Lowell students will lead park tours

November 28, 2008 6:57:16 PM PST
It started as a wetlands restoration experiment eight years ago. Today, most people have never heard of Heron's Head Park in San Francisco's southeastern side. It's a hidden gem and the new year brings a new opportunity to take a guided tour.

In the midst of an industrial dumping ground and an old power plant, nature has found a sanctuary for itself. It's called Heron's Head Park.

"They've taken out 5,000 tons of concrete. They've taken out landfill and they increased the amount of the wetlands here," says Nancy DeStefanis, from San Francisco Nature Education.

Eight acres of marsh wetland attracts about 100 bird species, especially during the upcoming winter months when they are migrating to warmer land.

"This place is like a rest stop for like birds migrating along the Pacific fly away like north and south so we see a lot of birds here," says Aileen Luo, a future nature guide.

Today Luo is training to be a nature guide at heron's head park.

"Oh! Do you see the gold slippers? It's a Snowy Egret, not a Great Egret. The Great Egret has the gold beak and the black feet," says DeStefanis.

Six students from Lowell High School are training with DeStefanis.

"What other feature of these ruddy ducks is special besides the tail?" asks DeStefanis to a student.

Thanks to months of training, each of them can now identify most of these birds.

"I really like how it's slightly isolated and then there are all these birds that no one even knew about and I want to share this with people as much as possible," said Ruby Lam, a future nature guide.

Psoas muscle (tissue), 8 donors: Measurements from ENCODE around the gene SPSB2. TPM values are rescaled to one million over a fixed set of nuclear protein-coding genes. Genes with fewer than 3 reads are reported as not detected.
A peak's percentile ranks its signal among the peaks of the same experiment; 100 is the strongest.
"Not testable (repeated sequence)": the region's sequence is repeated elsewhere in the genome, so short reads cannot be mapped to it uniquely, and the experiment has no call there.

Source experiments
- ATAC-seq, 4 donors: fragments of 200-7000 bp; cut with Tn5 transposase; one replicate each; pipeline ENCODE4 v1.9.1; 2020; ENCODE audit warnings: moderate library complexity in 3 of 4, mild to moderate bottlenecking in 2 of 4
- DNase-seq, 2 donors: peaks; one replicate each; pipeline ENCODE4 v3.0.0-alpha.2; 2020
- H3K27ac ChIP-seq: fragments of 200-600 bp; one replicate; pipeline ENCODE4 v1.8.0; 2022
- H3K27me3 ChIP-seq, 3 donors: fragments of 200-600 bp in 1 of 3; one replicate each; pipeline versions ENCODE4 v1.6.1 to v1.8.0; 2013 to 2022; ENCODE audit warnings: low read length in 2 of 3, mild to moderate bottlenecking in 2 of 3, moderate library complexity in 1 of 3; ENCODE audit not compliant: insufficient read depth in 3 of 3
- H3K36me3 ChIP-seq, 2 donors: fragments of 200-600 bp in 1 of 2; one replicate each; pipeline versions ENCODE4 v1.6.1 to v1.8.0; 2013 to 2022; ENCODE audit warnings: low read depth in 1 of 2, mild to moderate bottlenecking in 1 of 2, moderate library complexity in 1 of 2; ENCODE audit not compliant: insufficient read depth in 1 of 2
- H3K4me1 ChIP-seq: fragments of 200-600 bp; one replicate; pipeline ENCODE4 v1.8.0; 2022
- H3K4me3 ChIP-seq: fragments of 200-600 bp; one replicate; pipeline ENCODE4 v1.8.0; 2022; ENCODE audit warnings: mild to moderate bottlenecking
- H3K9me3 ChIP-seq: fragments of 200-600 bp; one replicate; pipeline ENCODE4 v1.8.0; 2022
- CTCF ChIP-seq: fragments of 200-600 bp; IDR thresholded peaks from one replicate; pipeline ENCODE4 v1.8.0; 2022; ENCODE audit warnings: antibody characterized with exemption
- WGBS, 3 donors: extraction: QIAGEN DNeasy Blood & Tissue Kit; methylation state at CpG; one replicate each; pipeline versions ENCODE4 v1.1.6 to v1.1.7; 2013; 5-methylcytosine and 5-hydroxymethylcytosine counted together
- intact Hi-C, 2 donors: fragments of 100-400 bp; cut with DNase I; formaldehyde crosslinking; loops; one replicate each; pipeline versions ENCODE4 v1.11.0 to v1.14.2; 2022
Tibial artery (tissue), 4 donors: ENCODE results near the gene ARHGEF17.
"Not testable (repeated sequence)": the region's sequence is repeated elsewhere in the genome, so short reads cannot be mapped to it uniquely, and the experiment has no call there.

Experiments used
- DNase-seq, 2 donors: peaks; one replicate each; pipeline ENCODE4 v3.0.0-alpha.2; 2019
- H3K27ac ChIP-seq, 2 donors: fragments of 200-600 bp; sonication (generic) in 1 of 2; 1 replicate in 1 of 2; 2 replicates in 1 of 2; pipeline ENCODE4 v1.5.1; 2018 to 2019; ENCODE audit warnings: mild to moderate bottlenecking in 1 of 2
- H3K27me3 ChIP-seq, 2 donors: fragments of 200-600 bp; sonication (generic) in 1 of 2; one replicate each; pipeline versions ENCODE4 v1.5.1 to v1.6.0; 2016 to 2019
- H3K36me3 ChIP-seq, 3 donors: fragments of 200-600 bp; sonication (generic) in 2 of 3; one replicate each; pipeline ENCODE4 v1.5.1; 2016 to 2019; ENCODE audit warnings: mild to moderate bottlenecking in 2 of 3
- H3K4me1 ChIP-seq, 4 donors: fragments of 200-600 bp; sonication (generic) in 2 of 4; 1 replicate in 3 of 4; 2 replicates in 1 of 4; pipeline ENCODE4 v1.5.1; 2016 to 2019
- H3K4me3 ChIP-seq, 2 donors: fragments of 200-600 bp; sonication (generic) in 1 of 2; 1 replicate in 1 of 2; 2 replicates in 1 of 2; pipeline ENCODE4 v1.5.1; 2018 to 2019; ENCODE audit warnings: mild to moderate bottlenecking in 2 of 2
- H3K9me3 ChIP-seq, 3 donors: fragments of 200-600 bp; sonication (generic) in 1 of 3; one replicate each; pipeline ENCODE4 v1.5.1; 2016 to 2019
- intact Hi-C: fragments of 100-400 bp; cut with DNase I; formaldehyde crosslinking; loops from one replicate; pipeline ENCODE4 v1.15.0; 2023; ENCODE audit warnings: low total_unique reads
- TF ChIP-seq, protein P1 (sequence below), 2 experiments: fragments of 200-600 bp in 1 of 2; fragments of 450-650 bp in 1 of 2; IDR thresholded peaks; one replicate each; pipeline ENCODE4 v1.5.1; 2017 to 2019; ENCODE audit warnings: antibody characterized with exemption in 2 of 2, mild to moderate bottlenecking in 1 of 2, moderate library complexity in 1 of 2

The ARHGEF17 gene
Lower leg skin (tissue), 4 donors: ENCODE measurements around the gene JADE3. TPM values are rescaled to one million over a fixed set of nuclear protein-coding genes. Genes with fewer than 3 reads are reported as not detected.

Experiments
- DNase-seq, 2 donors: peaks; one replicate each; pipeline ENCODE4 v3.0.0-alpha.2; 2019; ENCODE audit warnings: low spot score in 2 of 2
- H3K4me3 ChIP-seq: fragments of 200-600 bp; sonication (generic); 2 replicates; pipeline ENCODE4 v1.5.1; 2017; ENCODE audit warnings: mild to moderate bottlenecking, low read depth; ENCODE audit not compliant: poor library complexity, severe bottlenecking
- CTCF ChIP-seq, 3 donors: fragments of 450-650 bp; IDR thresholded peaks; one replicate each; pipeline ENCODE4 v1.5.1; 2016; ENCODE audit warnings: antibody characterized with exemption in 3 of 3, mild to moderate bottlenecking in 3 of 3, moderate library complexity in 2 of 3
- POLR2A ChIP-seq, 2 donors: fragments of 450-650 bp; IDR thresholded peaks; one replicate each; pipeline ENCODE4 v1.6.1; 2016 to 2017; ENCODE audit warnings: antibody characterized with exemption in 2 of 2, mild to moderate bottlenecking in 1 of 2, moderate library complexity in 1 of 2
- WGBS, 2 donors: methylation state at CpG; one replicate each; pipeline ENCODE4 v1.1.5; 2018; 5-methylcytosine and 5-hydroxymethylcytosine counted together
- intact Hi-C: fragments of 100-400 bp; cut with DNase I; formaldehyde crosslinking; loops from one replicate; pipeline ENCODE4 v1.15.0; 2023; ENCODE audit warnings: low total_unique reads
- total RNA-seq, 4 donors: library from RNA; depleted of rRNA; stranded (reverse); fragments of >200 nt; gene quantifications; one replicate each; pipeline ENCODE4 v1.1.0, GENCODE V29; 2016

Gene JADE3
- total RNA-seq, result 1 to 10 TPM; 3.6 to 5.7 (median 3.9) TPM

The land is owned by the Port of San Francisco. Heron's Head Park is the old Pier 98, located in the Hunters Point.

Maryann Rainey is a nurse at Lowell. She's responsible for recruiting these students. They'll get paid $300 at the end of their three-month internship.

"They get so much more from it, they cultivate an appreciation of nature," says Rainey.

"In this world we live in, it's so fast paced, we have to do things like go back and forth, but then coming here and learning about this place it makes you want to walk more often and see what is around. It leads you to live your life in a better way," says Ariana Lopez, a future nature guide.

These guided tours of Heron's Head Park will begin on January 3rd then the first Saturday of every month from 10 to noon. These teens from Lowell will be waiting for you.

Heron's Head Park Winter Tours: click here


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